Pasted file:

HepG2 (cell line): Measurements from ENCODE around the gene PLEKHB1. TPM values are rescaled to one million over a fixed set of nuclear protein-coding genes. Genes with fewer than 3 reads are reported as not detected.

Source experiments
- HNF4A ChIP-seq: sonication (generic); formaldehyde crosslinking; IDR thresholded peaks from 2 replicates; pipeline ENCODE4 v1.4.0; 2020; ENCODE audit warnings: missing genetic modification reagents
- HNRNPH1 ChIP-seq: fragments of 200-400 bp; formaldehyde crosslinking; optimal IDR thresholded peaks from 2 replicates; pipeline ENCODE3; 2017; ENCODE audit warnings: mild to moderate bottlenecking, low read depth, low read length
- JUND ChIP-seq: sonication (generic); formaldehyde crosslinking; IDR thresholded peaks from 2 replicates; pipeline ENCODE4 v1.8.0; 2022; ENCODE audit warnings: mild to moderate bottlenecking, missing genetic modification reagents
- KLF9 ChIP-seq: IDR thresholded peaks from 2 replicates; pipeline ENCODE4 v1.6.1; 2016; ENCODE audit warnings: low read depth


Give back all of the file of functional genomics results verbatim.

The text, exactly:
HepG2 (cell line): Measurements from ENCODE around the gene PLEKHB1. TPM values are rescaled to one million over a fixed set of nuclear protein-coding genes. Genes with fewer than 3 reads are reported as not detected.

Source experiments
- HNF4A ChIP-seq: sonication (generic); formaldehyde crosslinking; IDR thresholded peaks from 2 replicates; pipeline ENCODE4 v1.4.0; 2020; ENCODE audit warnings: missing genetic modification reagents
- HNRNPH1 ChIP-seq: fragments of 200-400 bp; formaldehyde crosslinking; optimal IDR thresholded peaks from 2 replicates; pipeline ENCODE3; 2017; ENCODE audit warnings: mild to moderate bottlenecking, low read depth, low read length
- JUND ChIP-seq: sonication (generic); formaldehyde crosslinking; IDR thresholded peaks from 2 replicates; pipeline ENCODE4 v1.8.0; 2022; ENCODE audit warnings: mild to moderate bottlenecking, missing genetic modification reagents
- KLF9 ChIP-seq: IDR thresholded peaks from 2 replicates; pipeline ENCODE4 v1.6.1; 2016; ENCODE audit warnings: low read depth